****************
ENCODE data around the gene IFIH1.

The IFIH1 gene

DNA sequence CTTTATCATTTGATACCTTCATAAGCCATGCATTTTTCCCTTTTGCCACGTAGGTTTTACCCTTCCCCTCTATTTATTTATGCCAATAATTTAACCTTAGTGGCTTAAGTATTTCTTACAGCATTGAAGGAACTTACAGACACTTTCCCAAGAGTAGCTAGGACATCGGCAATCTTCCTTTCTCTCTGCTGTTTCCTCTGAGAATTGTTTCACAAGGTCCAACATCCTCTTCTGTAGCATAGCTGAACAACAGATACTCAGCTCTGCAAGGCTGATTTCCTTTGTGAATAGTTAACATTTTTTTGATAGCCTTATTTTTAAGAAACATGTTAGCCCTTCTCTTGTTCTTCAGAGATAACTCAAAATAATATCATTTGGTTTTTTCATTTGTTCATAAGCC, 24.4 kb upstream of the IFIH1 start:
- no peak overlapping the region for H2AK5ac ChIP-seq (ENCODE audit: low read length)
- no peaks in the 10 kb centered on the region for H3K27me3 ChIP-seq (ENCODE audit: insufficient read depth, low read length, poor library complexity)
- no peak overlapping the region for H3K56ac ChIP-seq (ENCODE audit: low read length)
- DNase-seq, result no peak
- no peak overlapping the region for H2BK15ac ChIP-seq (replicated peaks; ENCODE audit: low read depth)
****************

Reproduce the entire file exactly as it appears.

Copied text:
ENCODE data around the gene IFIH1.

The IFIH1 gene

DNA sequence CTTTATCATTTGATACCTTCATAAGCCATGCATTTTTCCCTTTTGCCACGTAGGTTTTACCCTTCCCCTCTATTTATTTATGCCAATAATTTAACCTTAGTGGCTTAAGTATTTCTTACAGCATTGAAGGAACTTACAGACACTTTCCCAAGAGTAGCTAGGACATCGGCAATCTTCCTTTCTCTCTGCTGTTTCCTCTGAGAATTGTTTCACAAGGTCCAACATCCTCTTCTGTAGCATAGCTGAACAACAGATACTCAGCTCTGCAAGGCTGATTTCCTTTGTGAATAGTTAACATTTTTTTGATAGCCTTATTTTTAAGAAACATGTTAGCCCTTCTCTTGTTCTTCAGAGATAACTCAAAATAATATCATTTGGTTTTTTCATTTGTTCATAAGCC, 24.4 kb upstream of the IFIH1 start:
- no peak overlapping the region for H2AK5ac ChIP-seq (ENCODE audit: low read length)
- no peaks in the 10 kb centered on the region for H3K27me3 ChIP-seq (ENCODE audit: insufficient read depth, low read length, poor library complexity)
- no peak overlapping the region for H3K56ac ChIP-seq (ENCODE audit: low read length)
- DNase-seq, result no peak
- no peak overlapping the region for H2BK15ac ChIP-seq (replicated peaks; ENCODE audit: low read depth)